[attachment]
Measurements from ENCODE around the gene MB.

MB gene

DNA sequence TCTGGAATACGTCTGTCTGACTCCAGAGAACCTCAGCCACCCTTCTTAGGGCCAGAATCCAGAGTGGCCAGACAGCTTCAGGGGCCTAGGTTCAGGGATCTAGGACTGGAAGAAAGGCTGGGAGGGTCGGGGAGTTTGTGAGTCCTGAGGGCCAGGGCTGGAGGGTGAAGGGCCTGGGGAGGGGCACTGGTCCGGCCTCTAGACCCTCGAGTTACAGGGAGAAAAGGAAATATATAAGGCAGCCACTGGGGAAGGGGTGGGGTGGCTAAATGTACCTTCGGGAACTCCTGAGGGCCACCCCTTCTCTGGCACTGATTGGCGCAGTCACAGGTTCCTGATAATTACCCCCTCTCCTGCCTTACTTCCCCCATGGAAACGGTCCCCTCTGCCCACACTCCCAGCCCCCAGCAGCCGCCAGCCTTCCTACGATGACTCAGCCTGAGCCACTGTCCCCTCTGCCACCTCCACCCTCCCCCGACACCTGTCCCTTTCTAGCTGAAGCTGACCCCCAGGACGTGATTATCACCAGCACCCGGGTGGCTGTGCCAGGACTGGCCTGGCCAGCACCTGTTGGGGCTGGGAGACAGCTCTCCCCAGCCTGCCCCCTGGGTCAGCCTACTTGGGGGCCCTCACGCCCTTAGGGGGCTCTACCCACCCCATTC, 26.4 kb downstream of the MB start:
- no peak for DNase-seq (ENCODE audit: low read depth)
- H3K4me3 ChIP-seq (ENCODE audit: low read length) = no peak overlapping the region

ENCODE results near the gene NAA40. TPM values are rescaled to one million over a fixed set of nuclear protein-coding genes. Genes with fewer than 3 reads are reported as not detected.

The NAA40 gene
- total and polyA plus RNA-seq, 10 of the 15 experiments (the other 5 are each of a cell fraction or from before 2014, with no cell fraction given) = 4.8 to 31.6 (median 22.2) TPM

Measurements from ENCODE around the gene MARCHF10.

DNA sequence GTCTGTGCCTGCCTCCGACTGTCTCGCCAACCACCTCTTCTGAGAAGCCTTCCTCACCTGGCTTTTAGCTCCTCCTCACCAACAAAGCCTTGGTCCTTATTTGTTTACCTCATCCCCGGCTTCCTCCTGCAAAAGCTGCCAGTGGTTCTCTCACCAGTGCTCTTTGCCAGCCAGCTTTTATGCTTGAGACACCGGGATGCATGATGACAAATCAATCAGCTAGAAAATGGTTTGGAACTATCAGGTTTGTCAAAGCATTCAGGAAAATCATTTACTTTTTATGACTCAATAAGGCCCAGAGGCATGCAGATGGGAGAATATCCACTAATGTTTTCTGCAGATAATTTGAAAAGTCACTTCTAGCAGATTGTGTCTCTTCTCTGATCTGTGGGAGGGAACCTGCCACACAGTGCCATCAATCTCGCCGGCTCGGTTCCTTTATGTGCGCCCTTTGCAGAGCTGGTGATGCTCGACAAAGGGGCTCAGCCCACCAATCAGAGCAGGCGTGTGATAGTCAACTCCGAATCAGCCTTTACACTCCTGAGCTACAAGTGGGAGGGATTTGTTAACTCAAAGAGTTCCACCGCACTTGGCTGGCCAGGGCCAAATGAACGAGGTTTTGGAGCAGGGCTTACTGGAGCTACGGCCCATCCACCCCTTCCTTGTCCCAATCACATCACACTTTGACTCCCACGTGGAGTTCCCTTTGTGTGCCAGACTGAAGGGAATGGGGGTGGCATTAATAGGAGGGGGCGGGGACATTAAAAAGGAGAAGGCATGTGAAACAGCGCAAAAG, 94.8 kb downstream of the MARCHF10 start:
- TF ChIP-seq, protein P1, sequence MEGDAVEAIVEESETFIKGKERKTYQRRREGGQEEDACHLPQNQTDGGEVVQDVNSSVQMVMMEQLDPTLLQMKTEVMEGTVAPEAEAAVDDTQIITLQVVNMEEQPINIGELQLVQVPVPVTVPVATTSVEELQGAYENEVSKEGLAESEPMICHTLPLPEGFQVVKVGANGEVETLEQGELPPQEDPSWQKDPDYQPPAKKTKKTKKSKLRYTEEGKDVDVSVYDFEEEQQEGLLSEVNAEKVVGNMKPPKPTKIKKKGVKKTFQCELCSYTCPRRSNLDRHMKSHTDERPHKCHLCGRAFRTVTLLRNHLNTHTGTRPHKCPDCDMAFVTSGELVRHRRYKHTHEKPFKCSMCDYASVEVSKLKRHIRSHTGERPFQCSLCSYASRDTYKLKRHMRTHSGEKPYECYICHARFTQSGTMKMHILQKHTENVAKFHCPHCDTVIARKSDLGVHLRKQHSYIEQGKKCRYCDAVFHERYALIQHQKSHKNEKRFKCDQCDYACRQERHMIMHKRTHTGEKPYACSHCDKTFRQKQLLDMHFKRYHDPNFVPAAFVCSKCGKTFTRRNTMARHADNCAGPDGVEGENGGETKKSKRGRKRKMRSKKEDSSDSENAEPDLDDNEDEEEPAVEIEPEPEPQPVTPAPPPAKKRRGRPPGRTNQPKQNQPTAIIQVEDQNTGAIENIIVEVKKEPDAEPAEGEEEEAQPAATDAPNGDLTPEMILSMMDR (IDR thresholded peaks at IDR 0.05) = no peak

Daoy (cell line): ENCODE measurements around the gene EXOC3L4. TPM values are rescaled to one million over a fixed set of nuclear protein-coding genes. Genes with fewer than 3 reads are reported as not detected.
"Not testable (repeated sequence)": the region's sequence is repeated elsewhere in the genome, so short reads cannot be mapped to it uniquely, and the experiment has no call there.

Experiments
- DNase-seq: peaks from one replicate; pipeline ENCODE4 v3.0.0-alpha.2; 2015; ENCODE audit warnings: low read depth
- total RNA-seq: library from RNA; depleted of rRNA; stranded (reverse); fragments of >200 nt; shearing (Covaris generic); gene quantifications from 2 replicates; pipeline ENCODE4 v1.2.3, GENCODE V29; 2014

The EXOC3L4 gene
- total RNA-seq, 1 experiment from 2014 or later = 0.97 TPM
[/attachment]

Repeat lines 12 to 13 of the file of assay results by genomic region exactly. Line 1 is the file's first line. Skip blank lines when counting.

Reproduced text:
Daoy (cell line): ENCODE measurements around the gene EXOC3L4. TPM values are rescaled to one million over a fixed set of nuclear protein-coding genes. Genes with fewer than 3 reads are reported as not detected.
"Not testable (repeated sequence)": the region's sequence is repeated elsewhere in the genome, so short reads cannot be mapped to it uniquely, and the experiment has no call there.